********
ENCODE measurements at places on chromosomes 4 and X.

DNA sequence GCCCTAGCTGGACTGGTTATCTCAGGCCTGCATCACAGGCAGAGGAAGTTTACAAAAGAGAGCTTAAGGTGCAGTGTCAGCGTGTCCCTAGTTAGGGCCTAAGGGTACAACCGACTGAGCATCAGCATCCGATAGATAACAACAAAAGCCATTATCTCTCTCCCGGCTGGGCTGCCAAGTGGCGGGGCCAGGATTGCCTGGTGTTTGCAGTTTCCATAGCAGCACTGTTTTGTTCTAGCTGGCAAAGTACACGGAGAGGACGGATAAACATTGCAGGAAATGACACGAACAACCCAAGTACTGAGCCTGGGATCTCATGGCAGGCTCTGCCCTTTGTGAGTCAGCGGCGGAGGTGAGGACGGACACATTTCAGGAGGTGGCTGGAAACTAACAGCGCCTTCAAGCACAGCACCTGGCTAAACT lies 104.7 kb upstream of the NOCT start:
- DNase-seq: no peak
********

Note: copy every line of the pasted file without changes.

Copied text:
ENCODE measurements at places on chromosomes 4 and X.

DNA sequence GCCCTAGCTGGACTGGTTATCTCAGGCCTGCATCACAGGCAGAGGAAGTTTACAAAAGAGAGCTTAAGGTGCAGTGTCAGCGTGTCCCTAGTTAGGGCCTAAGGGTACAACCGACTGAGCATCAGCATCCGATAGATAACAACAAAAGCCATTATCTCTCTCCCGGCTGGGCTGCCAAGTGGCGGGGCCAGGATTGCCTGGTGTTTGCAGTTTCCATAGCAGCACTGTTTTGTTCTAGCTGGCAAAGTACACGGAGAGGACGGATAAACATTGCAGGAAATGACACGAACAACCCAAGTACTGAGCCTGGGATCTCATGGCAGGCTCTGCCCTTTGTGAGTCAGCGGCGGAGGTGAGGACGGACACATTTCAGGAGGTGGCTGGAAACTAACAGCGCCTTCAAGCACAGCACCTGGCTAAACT lies 104.7 kb upstream of the NOCT start:
- DNase-seq: no peak